Second quarter results are in and apartment rents continue to push skyward, with a 12.4% increase since last June!
Some are attributing the bullish apartment market prices not to increased demand, but instead to the stricter "mortgage-lending standards that have shut out potential homeowners from the market." (WSJ)
While an interesting thought, what really caught my eye was the section onRaleigh, where the WSJ reports the capital city's "rents rose 1/2% in the second quarter, the 7th largest rent increase in a metro market."
The subsequent WSJ interview with Raleigh millennial Abbie Swank confirmed fears we already know too well here in the capital; cost effective rents are too sparse in Raleigh, and the few that exist are located are on the outskirts and sketchier parts of town.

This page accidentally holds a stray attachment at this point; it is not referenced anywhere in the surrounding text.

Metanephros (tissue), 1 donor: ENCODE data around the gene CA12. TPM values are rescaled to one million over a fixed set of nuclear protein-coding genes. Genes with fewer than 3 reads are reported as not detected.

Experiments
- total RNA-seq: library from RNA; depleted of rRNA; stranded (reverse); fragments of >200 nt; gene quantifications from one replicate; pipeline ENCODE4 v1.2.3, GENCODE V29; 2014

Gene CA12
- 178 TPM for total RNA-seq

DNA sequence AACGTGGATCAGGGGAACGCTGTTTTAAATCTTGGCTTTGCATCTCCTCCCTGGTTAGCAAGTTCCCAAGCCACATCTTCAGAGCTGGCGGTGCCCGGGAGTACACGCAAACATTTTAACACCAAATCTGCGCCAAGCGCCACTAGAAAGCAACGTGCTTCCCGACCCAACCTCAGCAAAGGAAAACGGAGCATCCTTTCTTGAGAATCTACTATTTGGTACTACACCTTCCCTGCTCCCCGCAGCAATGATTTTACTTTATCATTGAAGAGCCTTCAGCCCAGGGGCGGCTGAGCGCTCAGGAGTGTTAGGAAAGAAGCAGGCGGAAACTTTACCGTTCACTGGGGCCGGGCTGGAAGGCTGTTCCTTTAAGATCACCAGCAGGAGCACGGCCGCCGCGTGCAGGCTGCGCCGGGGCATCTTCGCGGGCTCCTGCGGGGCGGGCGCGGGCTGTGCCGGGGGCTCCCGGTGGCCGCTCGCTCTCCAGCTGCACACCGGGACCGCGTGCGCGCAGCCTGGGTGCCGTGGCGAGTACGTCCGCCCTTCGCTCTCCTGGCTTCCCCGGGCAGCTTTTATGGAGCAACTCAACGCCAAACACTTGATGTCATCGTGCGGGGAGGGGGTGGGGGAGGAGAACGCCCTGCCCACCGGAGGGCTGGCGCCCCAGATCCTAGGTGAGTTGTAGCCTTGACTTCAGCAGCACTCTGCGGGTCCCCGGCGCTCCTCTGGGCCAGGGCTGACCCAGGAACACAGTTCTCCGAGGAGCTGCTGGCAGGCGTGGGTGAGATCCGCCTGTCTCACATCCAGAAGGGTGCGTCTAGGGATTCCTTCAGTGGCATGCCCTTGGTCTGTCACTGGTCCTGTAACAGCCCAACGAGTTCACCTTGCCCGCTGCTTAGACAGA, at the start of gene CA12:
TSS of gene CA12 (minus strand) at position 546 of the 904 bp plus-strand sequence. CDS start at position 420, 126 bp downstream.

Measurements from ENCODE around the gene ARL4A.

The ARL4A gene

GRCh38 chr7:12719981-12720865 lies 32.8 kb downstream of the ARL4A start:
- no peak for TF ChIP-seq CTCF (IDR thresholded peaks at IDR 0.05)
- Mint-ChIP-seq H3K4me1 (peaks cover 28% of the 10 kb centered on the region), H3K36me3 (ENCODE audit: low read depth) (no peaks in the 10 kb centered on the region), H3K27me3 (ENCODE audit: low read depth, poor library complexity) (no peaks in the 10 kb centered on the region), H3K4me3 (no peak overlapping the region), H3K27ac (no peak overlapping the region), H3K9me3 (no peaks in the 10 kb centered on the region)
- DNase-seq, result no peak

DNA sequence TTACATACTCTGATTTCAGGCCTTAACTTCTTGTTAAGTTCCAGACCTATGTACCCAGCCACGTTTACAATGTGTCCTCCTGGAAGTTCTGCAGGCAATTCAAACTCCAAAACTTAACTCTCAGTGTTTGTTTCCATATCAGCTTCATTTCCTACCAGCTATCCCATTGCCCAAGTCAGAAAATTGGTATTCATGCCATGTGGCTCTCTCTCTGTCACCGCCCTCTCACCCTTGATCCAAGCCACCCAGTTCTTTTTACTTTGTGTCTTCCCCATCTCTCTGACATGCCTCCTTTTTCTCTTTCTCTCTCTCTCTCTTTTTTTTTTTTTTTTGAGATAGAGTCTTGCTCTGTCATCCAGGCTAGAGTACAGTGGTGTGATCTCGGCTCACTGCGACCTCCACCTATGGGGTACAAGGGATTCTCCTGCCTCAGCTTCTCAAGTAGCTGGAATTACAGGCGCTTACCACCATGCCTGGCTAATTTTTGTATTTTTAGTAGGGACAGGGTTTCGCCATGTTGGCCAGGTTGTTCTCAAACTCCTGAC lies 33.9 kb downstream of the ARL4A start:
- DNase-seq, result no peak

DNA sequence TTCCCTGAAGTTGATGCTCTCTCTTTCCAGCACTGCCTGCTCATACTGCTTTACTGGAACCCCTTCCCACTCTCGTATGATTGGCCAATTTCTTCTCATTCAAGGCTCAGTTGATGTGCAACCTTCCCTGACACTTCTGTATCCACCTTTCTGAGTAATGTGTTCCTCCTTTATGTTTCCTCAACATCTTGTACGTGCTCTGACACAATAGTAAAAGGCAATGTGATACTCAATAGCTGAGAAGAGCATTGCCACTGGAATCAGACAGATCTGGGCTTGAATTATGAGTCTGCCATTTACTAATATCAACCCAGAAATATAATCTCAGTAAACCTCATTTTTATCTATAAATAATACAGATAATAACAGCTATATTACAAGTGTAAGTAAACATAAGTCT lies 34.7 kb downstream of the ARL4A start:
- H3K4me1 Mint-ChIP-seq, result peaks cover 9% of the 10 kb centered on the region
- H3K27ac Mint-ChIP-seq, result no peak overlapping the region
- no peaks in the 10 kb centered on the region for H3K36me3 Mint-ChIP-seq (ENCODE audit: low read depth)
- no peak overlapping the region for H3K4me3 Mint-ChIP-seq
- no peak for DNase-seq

There may be hope for renters as we push towards oversupply of apartment units in Raleigh and developers begin to cut their profit/construction margins to more favorable $1 psf rates. But the underlying issue that no one wants to address is that the US economy has NOT turned around and renters are either underemployed or making significantly less than they should.
In the words of Ms. Karol of IHS, "When you compare that kind of [rent] growth to what we've seen in wages and salaries, you start to see, wow, some of these costs are just out of this world for a lot of people."
We couldn't agree more Ms. Karol. Let's hope it turns soon.